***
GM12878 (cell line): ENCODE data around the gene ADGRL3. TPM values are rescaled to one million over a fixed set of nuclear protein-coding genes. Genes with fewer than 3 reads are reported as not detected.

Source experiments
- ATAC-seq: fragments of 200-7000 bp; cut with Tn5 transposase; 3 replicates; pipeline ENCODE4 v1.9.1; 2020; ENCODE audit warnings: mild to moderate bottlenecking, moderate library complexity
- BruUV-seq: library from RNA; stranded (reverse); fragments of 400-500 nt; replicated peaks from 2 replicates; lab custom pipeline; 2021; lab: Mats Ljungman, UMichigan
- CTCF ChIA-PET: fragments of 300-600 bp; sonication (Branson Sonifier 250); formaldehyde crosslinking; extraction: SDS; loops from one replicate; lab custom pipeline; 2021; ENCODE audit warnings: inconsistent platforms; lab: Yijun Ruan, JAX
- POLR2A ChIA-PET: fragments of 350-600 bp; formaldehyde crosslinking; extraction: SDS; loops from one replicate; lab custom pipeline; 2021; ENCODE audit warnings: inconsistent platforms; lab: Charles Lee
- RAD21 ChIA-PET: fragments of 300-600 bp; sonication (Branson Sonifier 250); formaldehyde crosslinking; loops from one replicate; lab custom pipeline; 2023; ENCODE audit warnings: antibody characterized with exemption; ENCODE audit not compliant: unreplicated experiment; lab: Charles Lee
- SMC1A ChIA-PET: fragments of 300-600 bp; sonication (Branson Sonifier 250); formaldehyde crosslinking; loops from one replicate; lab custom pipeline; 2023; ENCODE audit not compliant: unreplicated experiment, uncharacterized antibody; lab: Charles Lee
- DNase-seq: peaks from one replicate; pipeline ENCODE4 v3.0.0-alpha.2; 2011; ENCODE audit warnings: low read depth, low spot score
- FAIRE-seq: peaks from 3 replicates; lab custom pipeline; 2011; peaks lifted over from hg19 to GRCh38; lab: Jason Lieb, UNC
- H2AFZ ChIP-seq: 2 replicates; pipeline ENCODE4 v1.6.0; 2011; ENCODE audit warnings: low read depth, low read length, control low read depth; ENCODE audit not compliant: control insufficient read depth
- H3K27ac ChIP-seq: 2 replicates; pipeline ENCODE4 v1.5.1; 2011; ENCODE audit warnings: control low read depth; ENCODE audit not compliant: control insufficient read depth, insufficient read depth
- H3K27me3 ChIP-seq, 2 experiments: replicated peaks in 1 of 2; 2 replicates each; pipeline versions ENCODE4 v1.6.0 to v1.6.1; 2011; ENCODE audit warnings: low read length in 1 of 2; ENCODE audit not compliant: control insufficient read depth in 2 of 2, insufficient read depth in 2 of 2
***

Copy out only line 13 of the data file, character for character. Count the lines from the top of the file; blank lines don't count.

- H3K27me3 ChIP-seq, 2 experiments: replicated peaks in 1 of 2; 2 replicates each; pipeline versions ENCODE4 v1.6.0 to v1.6.1; 2011; ENCODE audit warnings: low read length in 1 of 2; ENCODE audit not compliant: control insufficient read depth in 2 of 2, insufficient read depth in 2 of 2